A few dozen vehicles crept down the side streets of Strawberry Mansion in Northwest Philly Saturday morning, occasionally snarling traffic as a volunteer poked a bullhorn out of a passenger-side window.
“DON’T FORGET TO FILL OUT THE CENSUS,” she called out. “FILL OUT THE CENSUS TODAY.”
Elected officials, community groups, and volunteers came together for a “Census caravan,” a multi-vehicle parade intended to raise awareness about the census in three city neighborhoods that are often undercounted.
Cars bore hand-made signs and pom-poms. Volunteers reached out of windows or dashed onto the street to hand pedestrians literature and branded cloth face masks that read “I count in Philly.”
“We’ve been giving out masks as we’re out there because as we’re chatting with people we realized a lot of people don’t have access to masks,” said Khanya Brann, who works for Philly Counts, the city’s program to boost census responses.
The organization had originally planned tons of in-person events to get more Philadelphia residents to participate, but the coronavirus upended that.
“We pivoted our outreach strategy,” Brann said. They’ve made more use of social media, dropped around 200,000 door-hangers, and focused on phone banking.
The caravan idea, though, came from U.S. Rep. Dwight Evans, whose congressional district covers the area.
“It came about because I had done it for high school graduations, birthday parties, things of that nature, so I said, ‘Why not do a caravan for the census?’” Evans said.
Evans represents many of the neighborhoods with the lowest census response rates. According to a list from the Congressional Black Caucus, by late July just 49.3% of the district’s residents had submitted data, compared to a rate of 65.5% across the state of Pennsylvania. That 16.2% gap is the largest for any sitting member of the Black caucus.
“Our numbers are horrible in terms of participation in census count,” Evans said. “I felt really strongly that we need to go to the street, house by house, block by block.”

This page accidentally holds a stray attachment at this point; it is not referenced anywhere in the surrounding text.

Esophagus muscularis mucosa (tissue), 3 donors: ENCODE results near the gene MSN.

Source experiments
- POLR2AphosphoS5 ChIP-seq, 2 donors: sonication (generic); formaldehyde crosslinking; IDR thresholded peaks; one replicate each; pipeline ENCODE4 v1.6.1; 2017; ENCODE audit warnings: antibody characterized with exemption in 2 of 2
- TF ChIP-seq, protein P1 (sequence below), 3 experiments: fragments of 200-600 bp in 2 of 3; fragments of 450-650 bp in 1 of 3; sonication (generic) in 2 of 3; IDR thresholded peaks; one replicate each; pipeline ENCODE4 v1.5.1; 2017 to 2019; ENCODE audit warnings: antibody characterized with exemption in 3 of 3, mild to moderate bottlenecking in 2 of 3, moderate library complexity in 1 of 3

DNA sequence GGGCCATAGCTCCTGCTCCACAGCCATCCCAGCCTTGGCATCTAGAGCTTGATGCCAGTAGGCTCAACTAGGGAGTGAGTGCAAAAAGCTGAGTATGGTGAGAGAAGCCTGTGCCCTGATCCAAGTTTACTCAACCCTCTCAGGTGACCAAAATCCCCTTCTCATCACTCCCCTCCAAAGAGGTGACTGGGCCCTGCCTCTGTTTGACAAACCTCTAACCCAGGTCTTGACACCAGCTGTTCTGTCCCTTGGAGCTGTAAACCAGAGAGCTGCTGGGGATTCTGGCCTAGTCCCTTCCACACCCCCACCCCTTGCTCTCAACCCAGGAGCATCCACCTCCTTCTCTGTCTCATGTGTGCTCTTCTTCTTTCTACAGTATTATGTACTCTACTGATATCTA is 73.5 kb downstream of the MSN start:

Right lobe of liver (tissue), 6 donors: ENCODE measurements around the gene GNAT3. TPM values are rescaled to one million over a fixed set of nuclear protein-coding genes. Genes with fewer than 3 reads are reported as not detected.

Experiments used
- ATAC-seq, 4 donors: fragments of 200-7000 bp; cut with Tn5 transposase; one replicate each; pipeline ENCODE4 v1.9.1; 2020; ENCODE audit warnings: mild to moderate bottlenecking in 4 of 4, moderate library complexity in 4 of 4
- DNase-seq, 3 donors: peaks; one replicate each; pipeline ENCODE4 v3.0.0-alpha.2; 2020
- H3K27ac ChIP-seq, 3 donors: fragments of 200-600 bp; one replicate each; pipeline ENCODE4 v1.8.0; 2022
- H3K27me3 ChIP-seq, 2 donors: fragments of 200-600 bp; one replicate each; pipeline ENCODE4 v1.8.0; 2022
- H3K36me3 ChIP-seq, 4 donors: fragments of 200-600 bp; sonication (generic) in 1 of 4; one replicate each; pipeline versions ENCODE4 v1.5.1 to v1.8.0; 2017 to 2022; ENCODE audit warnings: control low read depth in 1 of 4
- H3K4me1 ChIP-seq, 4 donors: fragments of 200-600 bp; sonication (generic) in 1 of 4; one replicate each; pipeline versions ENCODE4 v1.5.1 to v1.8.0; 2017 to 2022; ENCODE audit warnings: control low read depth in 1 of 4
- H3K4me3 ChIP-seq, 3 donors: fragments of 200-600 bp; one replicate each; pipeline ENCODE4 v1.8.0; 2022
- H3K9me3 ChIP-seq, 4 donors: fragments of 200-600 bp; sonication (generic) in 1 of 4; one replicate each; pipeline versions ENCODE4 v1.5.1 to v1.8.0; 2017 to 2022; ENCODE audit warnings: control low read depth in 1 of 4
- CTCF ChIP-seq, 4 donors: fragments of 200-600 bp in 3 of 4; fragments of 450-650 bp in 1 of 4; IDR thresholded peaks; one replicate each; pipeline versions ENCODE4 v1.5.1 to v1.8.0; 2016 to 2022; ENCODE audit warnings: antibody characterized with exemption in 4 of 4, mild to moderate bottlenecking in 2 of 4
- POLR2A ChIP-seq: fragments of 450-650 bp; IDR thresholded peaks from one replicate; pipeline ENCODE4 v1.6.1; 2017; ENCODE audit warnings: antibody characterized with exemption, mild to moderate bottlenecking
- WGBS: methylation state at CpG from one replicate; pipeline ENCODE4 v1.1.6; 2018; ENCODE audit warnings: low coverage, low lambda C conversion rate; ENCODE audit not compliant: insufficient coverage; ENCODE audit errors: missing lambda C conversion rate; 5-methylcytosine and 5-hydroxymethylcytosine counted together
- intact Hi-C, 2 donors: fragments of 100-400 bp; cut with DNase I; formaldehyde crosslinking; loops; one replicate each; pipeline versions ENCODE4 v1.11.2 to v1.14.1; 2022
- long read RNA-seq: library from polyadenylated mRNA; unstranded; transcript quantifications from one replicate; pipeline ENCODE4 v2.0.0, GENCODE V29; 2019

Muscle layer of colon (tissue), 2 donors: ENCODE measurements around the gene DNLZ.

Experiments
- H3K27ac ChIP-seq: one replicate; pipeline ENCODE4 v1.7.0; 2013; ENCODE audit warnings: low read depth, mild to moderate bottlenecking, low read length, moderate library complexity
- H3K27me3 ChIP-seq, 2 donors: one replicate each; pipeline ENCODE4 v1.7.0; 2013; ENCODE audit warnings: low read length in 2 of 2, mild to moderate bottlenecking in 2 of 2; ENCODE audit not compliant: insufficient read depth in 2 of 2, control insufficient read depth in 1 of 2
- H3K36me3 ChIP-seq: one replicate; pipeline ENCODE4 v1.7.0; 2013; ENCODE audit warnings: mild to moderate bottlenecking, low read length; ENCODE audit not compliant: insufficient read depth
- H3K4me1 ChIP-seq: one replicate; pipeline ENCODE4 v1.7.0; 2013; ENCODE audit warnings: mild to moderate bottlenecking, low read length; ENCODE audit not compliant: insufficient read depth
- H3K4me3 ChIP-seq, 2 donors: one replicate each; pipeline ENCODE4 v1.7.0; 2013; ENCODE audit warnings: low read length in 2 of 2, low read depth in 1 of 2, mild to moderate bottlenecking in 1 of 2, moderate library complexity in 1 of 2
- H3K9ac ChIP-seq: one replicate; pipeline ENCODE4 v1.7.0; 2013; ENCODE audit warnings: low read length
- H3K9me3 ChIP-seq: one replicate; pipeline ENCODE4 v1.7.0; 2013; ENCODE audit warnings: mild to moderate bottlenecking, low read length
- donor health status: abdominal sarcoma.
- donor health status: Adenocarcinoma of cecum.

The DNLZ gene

He’s quick to point out that each response brings around $21,000 in federal dollars to the district for education, transportation, and housing for the decade. He attributes the low response rates to a lack of awareness about just how consequential the enumeration is for residents, but faults organizers for not making that case more effectively.
“Nobody’s paying attention to them, nobody’s brought it to them,” Evans said of his constituents. “I don’t blame them, I think we have to do a better job.”
As of mid-July, the citywide response rate was just over half, at 51%. During the 2010 census, Philadelphia’s total rate was 62.4%, less than the state’s overall rate of 70.2%.
But this year is presenting special challenges for organizers.
“People are inundated with lots of stressful messages right now, so our ability to take one additional message about something that we need to do is hard,” said Stephanie Reid, executive director of Philly Counts.
She and her team started canvassing at 7 a.m. Saturday morning before switching gears and convening participants ahead of the caravan, handing out materials, and swag in a shopping center parking lot. The plan was to drive down residential blocks in Strawberry Mansion, Mantua, and Belmont, areas where census workers are also doing more on-the-ground outreach.
Reid’s work became even more complicated last week when the Trump administration announced plans to end door-knocking efforts aimed at contacting hard-to-reach residents a month early. Critics of that move say it will result in an undercount of minorities, immigrants, and other vulnerable groups.
“We try to stay focused on what we can do today,” Reid said.
“This timeline has moved a couple of times now, and this change that we’re looking at now reduces the amount of time we have to talk to people by 30%,” she added. “It’s a huge impact, and the people who are going to be the most impacted by this are people of color, people living in poverty, children.”
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